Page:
For centuries, sunlight has inspired creatives in Aotearoa. From Māui slowing the sun, to New Zealand’s “marvellous light” and its influence on the early regionalism of Rita Angus, Toss Woollaston, and Colin McCahon, to Ralph Hotere’s masterful balance of dark and light - sunlight has a long history in art here.

Tāmaki Makaurau-based Sara Hughes continues this tradition. Her largest public art work to date, at SkyCity’s Convention Centre, explored the way sunlight interacts with native bush, and her newest public work, Midnight Sun in Tauranga’s Willow St, continues this solar theme.

Public art adds to our collective spaces and influences how people feel while there, and Midnight Sun will be no different. As Lana Lopesi writes, of both poetry and visual arts, in Bloody Woman - “The quality of the light that we use to scrutinise our lives directly impacts the changes we can bring to them.” High quality art is high quality light - it revitalises and re-energises. In the same way a setting sun offers the certainty of a new day and a fresh start, Midnight Sun offers hope to its community.

You see, Tauranga’s central city is in a state of flux. Over the next decade or so, its great swathes of concrete will undergo a significant rebirth - a reimagining of its public spaces to embrace and connect with its natural environment, as well as its cultural and historic significance. But that’s all on the horizon, still. In the meantime, even the library has temporarily relocated from Willow St, so the demolition ahead of the rebirth can begin.

Just down the road, behind the Tauranga Art Gallery, sits a lowly bus stop, a seemingly nondescript site which drew Hughes back time and again. Bus stops are simple structures which form social spaces - places with a natural ebb and flow, where people come and go and gather. In time, this space will become a vital connection point between the new public facilities and the waterfront below. People will continue to ebb and flow through it, like water from a spring headed for the sea. But in the meantime, Midnight Sun and its golden glow will mark the end of an era and signal the coming of a new day for this city.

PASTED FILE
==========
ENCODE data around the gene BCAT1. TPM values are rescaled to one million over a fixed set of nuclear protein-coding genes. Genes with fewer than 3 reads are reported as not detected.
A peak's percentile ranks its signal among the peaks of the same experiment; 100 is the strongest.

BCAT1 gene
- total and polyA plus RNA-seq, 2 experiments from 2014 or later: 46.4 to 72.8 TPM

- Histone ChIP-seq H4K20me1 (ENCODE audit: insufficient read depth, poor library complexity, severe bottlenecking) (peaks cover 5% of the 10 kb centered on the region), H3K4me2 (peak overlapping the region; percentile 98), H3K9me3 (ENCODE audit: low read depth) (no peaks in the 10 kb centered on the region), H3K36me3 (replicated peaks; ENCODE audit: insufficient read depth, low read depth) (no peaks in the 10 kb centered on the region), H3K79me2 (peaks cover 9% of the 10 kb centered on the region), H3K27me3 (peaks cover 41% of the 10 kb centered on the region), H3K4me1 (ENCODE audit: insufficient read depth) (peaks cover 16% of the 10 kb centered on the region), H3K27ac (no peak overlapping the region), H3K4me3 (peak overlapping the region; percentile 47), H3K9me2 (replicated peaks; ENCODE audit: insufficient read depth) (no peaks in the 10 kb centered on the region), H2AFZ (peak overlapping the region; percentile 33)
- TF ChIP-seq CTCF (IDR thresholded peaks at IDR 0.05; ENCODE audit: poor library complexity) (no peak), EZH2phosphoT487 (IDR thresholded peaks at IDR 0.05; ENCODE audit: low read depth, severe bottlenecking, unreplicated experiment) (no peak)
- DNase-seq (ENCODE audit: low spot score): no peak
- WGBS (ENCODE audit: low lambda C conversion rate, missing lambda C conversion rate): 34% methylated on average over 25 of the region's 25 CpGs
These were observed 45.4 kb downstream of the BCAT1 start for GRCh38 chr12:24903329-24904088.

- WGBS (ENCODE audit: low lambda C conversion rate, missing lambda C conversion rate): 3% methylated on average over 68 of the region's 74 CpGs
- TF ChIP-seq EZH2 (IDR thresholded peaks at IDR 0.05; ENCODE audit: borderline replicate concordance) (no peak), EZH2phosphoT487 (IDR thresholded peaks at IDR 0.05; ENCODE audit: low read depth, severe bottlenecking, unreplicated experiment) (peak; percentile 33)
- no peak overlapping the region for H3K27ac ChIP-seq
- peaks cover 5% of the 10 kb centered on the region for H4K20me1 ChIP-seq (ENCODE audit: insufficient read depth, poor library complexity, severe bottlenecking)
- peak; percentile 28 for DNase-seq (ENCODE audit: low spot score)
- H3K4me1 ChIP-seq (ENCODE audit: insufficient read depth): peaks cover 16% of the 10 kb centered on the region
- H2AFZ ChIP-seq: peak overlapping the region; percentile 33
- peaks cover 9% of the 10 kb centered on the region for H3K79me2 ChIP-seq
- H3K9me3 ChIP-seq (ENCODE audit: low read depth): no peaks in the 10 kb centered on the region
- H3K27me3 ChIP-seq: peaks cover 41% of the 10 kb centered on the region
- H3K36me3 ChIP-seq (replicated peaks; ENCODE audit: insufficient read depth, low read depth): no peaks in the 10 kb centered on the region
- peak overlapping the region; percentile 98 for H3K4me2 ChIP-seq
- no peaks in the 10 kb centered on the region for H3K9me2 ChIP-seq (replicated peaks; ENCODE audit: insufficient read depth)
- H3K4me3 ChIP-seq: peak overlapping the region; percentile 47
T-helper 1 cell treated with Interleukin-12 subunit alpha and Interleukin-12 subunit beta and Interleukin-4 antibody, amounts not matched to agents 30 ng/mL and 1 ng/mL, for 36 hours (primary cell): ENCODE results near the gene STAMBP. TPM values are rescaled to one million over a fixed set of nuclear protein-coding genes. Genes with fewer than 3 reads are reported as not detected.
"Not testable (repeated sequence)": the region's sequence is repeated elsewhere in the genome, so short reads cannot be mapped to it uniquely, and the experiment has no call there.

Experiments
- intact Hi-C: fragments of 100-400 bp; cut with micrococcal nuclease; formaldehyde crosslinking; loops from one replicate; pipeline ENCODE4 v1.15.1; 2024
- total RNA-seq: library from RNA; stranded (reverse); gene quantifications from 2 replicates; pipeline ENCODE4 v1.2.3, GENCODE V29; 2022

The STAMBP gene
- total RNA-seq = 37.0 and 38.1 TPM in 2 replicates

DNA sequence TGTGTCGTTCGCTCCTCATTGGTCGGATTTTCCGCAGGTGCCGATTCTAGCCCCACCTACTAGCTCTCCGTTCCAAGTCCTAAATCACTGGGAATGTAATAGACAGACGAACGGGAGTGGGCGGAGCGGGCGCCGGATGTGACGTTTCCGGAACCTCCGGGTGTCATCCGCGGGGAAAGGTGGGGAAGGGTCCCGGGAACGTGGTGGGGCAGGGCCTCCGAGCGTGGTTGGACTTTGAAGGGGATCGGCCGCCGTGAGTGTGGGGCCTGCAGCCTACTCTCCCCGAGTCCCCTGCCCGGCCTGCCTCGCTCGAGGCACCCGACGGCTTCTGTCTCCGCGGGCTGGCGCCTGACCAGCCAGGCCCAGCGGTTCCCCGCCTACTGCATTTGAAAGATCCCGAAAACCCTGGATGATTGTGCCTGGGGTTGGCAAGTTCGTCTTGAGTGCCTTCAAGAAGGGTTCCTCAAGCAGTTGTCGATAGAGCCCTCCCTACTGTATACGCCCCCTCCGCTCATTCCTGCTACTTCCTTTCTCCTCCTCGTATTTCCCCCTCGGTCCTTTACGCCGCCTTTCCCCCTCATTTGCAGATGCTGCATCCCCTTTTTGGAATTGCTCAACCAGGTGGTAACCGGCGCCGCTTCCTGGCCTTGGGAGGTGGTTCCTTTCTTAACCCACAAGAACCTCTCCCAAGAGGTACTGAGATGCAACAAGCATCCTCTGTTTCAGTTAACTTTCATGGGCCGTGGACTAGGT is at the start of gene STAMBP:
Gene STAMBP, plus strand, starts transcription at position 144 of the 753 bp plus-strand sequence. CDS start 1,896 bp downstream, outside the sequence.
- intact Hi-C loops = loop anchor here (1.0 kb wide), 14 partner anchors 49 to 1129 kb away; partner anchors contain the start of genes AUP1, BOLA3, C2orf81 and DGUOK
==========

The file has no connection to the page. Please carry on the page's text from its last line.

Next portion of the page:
So how does one take a glass and steel structure, on a grey street surrounded by building work and make it feel warm, welcoming and safe? With light. After four years on her Convention Centre work, Hughes inherently understands how light, glass and colour can interact to create an experience. So she set out to recreate a universally restorative human experience - a sunset.

This work’s seemingly simple execution belies its technical complexity. First, Hughes commissioned Tauranga photographer Anne Shirley to capture every sunset for a month over the winter solstice/Matariki. Hughes’ painted response to those photographs was overlaid onto the original images and printed on vinyl, in multiple carefully mapped out layers, to create depth and varying opacity. The vinyl is complemented by a corridor of physical light, designed by illumination specialist Richard Bracebridge, which mimics dusk sunlight and contrasts the cold street lights. This glowing corridor of warm light draws the viewer from the bus stop down towards the Gallery entrance and the city’s nightlife.

The work is primarily installed overhead, creating a fully immersive experience. Inspired by Colin McCahon’s “walk-by paintings”, here Hughes has created her own version - a walk-under painting, if you will. It’s dynamic and responsive, changing throughout the day, and year, to create unique moments of encounter for city centre regulars. And yet, it’s also consistent - its glow will remain steady and constant, regardless of the activity around it, much like its namesake the midnight sun, which remains on the Arctic and Antarctic horizon through the long summer nights.

And while this work isn’t permanent, as no sunset is, it creates a collective moment for its audience. It’s an invitation to commune in the renewal of the natural world, and the hope it offers for the built world you stand in, as you experience the wonder of this work, together, in this inherently social space.

Words: Rosie Dawson-Hewes

Commissioned by Supercut Projects in partnership with Tauranga City Council, with support from Creative New Zealand and Tauranga Art Gallery

Viewing Hours

  • Viewable 24/7


  • Willow and Wharf Streets
  • Tauranga